By Peggy Mackenzie
It was announced at the Monday night city council meeting the Ronceverte River Festival will hold an auction on Oct. 19 at the Clifford Community Center starting at 9 a.m.
The auction will bring in much needed funding for the 2020 festival on the second weekend in June at Island Park. According to Council member Barbara Morgan, “There’s a lot of nice items included in this auction event. Don’t miss out. Everything must go!”
Mayor David Smith said this is “grant season,” a phrase often used by former grant writer and great supporter of the City of Ronceverte, Doug Hylton, who passed away earlier this year. Among grants being submitted is a new grant, the West Virginia Folklife Program, which refers to art and culture that is based in and reflective of traditional knowledge and connection to community, and features the installation of roadside signage displaying historical interests for passing motorists.
Smith said in deference to Hylton, who had always wanted a marker posted where, many years ago, over 300 apes and monkeys were buried. The story goes, Smith said, the Sells Down circus train stalled in Big Bend Tunnel on its way to Ronceverte on Aug. 5, 1906. The smoke and gas in the tunnel became insufferable resulting in the death of all the apes and monkeys. A sad circus crew, red-eyed from smoke and sorrow made the discovery when the train arrived in Ronceverte. The task of a mass burial of the primates occurred the next day in a long trench close to the old power plant (near the recycling station). Smith said the marker must be placed on City property.
As usual with Ronceverte City Council meetings, the water and waste water payment resolutions began the Monday evening’s agenda. Bob Hazelwood, representing the E.L Robinson engineering firm, reported on two water-related infrastructure upgrade projects the city is undertaking. He said both projects will begin bidding soon with construction to start early next spring. The last time any upgrades were done to the water system was in 2009 when the Squirrel Hill water tank was replaced. Phase one will include the replacement of two tanks, the main water tank and the Brier Hill water tank, leak detections and water line replacements. A recent bid opening resulted in only one bid for leak detection equipment. Hazelwood said another bid opening will be offered, hopefully with results to act on by the next council meeting.
Updates on existing issues include:
Council member Deena Peck reported that the mural project is moving forward with two mural sites having been selected.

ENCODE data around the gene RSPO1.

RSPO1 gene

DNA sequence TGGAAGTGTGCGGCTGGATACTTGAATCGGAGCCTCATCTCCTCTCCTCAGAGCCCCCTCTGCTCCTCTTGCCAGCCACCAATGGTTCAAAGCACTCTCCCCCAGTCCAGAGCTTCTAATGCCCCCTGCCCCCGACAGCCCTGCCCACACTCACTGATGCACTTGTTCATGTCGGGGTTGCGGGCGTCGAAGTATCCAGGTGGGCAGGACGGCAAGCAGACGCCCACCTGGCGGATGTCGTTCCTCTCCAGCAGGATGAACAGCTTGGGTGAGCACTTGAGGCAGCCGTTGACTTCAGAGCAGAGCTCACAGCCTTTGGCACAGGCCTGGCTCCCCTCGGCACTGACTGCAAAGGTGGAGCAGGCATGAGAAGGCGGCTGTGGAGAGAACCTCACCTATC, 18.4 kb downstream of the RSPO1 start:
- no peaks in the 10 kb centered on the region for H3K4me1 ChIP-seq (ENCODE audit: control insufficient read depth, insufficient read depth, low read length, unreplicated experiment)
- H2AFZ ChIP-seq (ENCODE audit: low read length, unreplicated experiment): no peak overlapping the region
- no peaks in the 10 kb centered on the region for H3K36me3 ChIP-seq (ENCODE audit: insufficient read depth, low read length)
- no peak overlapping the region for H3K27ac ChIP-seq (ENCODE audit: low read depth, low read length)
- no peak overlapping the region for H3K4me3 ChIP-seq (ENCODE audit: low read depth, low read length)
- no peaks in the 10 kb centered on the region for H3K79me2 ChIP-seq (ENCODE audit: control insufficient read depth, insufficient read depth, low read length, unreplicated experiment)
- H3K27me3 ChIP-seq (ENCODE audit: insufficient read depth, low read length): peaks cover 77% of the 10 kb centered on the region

Council member Adam Rosin said, in an update on the Shentel franchise agreement still under discussion after three months, that he has found new federal level changes regarding information services concerning Shentel Internet Services, which he and the committee will review.
City Manager Reba Mohler offered an update of the waste water extension line to be installed under the railroad tracks. The pipe size was increased to 42 inches, she said, and which must be approved by the Department of Environmental Protection (DEP). But it first must pass a number of meetings with the CSX railroad officials for approval.
Council member Kathy King reported that an 18-month long project to remove two dilapidated houses that border Main Street is moving slowly to completion before their demolition is finally approved. The Ronceverte Development Corp has obtained the deeds, and once demoed, the two adjoining properties will be cleared and planted with grasses. Another grant will fund park features and landscaping, she said. Another long-standing project — the walking bridge, which passes over the two structures, is also up for repairs. It is owned by the City, but the maintenance for it is managed by CSX. The City is familiar with the extended time frame required for projects involving CSX, but like the improvements made to the depot building by CSX, results will be forthcoming.
Smith said the city is considering joining the West Virginia Association of Museums. An Americorp worker will be cataloging items from the Ronceverte Museum to prepare for a move to the Clifford Center as a permanent museum location.
Ronceverte’s Municipal Code, Chapter #5 will have a first reading at the November council meeting in which an amendment will cover the changes as recommended by Chief J.R. Byer and Mohler.
The library book sale will be held at the Fairlea Seneca Mall on Oct. 11-12.
Halloween Trick or Treat in Ronceverte is set for 6-8 p.m. on Oct. 31.